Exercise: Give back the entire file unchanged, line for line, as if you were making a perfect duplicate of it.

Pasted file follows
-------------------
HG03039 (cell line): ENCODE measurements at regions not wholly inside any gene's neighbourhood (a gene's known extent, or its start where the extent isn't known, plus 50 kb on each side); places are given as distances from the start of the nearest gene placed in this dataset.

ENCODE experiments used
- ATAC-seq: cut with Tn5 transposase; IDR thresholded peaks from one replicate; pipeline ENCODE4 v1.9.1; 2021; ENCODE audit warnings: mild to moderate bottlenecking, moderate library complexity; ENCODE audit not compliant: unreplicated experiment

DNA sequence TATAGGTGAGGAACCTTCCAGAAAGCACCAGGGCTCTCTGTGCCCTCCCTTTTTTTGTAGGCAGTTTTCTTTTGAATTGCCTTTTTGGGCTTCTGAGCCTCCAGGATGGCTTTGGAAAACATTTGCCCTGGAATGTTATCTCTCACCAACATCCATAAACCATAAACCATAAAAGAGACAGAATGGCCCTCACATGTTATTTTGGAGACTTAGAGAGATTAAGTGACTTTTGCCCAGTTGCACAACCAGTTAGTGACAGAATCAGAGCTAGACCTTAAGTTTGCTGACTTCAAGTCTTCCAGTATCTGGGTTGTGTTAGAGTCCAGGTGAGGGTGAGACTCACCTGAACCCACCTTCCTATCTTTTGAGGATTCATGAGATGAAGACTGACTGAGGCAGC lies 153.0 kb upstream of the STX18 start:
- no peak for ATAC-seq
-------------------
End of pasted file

HG03039 (cell line): ENCODE measurements at regions not wholly inside any gene's neighbourhood (a gene's known extent, or its start where the extent isn't known, plus 50 kb on each side); places are given as distances from the start of the nearest gene placed in this dataset.

ENCODE experiments used
- ATAC-seq: cut with Tn5 transposase; IDR thresholded peaks from one replicate; pipeline ENCODE4 v1.9.1; 2021; ENCODE audit warnings: mild to moderate bottlenecking, moderate library complexity; ENCODE audit not compliant: unreplicated experiment

DNA sequence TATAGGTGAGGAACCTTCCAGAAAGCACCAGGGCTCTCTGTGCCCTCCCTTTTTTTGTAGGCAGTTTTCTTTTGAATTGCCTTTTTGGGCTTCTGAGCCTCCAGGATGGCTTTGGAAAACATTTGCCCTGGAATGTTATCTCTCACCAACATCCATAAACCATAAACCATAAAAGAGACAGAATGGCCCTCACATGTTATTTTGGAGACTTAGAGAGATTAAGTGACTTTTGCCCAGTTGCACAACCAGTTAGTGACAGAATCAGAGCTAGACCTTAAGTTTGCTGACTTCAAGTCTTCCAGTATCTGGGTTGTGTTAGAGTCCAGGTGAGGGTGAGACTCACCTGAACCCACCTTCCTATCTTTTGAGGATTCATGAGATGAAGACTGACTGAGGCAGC lies 153.0 kb upstream of the STX18 start:
- no peak for ATAC-seq